Manny Pacquiao's greatest fights, No. 3: Miguel Cotto

Manny Pacquiao's greatest fights, No. 3: Miguel Cotto
Manny Pacquiao hammers Miguel Cotto against the ropes during their fight. (Mark J. Terrill / AP)

There's a constant tug inside the best boxers, a challenge they hear from fans, reporters or themselves.

For Manny Pacquiao, his impressive upset victory that sent Oscar De La Hoya into retirement in 2008 was reduced with time to a triumph over an old fighter. Pacquiao’s second-round knockout of England’s Ricky Hatton in 2009? The unmasking of an over-hyped Brit.

But the November 2009 challenge against welterweight world champion Miguel Cotto? Now that's a test, a fight-of-the-year-caliber challenge against a true 147-pounder with major-league skill.

That's why Pacquiao told The Times the Cotto victory is his third greatest fight.


Puerto Rico's Cotto was a year removed from what was then his only defeat, a beating by Antonio Margarito deserving of an asterisk when plaster-caked hand wraps were confiscated from Margarito's gloves months later, before his loss to Shane Mosley at Staples Center.

Before Cotto fought Pacquiao, a photo emerged showing Margarito celebrating the Cotto win while wearing handwraps that were stained in the same area over the knuckle where the Mosley wraps were stained.

"I know about the photo," Cotto told The Times, leaving it at that.

Cotto, a world champion since 2004 who built his reputation by pummeling foes with well-aimed body punches, rallied from the Margarito loss with two victories, including a welterweight-title triumph over Joshua Clottey.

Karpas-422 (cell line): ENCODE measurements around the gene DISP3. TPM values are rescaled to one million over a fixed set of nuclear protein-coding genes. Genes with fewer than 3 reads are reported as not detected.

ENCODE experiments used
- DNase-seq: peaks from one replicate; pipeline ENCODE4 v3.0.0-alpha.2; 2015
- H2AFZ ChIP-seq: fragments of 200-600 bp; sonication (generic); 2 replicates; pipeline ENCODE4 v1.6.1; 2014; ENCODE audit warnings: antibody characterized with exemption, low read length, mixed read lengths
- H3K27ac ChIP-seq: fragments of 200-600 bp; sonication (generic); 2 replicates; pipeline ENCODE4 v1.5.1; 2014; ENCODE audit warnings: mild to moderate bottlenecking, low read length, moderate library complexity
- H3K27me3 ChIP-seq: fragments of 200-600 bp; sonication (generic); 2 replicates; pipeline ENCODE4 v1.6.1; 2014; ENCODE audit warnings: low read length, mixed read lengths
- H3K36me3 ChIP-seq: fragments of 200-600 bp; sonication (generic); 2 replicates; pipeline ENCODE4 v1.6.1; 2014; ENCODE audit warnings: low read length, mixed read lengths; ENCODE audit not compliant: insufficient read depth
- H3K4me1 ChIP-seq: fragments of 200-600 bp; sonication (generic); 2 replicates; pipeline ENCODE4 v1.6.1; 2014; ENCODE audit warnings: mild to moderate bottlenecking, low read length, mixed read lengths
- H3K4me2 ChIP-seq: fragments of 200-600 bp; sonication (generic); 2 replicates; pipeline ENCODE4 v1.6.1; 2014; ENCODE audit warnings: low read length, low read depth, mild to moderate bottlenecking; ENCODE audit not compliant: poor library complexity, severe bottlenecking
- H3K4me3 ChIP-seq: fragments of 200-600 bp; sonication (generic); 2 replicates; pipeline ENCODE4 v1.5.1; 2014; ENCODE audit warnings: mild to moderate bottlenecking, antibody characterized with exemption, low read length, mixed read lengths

The proud, reserved champion landed an early head shot at Pacquiao in the first round and kept the Filipino at a distance until late in the second round, when Pacquiao moved in to deliver a three-punch combination.

In the third, Cotto threw a left that Pacquiao sidestepped while touching Cotto enough to merit a knockdown ruling from referee Kenny Bayless after Cotto went to the canvas on one knee.

There was no mistaking Pacquiao's true knockdown in the fourth. He sent a hard left to Cotto's chin late in the round, cutting the champion below one eye.

Cotto couldn't keep up in the toe-to-toe exchanges, and Pacquiao was too fast to allow Cotto to punish him to the body as he'd do to others, and by the ninth round Cotto was bleeding from his nose into his mouth.

Pacquiao was battering Cotto so often by the 11th that the Puerto Rican, bleeding at the left eye, could only muster jabs.

Swollen under both eyes, and blood gushing from his left, Cotto took some more punishment in the first seconds of the 12th and Bayless decided that was enough, stopping the fight 55 seconds into the round.

The former flyweight Pacquiao was a true welterweight champion.

Cotto, meanwhile, moved on to get a 2012 date with Mayweather that he lost, but recovered to claim a middleweight title last summer in New York, beating Sergio Martinez.

And Cotto's current trainer is Freddie Roach, who's readying Pacquiao for Mayweather.